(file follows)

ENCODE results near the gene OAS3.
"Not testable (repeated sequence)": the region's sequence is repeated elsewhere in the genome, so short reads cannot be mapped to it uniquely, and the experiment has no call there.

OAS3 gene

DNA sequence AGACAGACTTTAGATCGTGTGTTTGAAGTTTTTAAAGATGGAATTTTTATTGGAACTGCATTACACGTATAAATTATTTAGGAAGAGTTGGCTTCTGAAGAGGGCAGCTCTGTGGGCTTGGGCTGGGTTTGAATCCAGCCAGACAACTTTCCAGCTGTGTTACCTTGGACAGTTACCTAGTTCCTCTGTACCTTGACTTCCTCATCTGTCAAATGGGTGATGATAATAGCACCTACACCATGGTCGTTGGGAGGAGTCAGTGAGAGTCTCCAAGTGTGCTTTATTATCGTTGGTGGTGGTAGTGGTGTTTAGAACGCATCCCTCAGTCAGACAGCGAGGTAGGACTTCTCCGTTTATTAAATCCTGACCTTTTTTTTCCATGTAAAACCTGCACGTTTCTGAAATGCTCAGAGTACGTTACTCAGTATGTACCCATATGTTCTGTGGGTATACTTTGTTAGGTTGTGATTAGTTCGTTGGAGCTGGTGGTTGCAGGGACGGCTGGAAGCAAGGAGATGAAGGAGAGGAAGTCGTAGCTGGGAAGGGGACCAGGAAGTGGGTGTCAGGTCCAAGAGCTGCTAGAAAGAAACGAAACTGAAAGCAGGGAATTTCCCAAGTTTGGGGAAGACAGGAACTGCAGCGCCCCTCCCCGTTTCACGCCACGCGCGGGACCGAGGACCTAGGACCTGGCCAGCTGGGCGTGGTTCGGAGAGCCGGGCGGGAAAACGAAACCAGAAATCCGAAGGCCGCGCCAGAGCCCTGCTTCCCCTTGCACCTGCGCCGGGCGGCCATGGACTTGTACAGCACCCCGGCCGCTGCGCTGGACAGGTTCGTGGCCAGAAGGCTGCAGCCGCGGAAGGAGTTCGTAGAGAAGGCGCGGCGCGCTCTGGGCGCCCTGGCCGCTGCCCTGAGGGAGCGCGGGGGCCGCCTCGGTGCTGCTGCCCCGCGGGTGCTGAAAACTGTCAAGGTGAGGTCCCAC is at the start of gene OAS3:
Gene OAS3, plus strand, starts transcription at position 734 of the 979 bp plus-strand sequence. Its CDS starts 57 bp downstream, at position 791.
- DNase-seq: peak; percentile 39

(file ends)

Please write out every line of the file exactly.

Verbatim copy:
ENCODE results near the gene OAS3.
"Not testable (repeated sequence)": the region's sequence is repeated elsewhere in the genome, so short reads cannot be mapped to it uniquely, and the experiment has no call there.

OAS3 gene

DNA sequence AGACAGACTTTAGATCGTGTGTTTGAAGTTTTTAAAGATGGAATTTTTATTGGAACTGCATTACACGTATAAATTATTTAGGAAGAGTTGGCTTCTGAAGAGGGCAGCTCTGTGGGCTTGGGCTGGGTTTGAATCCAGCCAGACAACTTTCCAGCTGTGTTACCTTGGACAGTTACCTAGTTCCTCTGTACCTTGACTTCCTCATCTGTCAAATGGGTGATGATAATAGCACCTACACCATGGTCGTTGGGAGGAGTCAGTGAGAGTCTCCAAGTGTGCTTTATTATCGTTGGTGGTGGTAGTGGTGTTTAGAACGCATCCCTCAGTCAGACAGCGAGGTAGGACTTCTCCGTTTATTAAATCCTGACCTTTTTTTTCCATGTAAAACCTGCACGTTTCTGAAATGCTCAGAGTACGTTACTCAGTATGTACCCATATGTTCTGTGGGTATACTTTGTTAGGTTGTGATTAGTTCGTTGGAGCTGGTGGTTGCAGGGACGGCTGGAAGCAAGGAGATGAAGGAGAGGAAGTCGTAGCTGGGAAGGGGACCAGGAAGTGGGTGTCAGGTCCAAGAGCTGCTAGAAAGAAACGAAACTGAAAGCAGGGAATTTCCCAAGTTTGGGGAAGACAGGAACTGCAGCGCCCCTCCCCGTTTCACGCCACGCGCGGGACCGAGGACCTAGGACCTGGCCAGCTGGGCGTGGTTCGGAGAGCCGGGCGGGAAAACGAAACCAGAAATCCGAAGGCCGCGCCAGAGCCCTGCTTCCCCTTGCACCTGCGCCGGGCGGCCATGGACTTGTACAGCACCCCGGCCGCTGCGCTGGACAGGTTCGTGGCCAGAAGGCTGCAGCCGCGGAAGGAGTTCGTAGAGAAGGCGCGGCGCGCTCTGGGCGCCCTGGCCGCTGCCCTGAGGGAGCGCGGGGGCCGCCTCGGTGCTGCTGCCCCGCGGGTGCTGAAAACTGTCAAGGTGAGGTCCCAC is at the start of gene OAS3:
Gene OAS3, plus strand, starts transcription at position 734 of the 979 bp plus-strand sequence. Its CDS starts 57 bp downstream, at position 791.
- DNase-seq: peak; percentile 39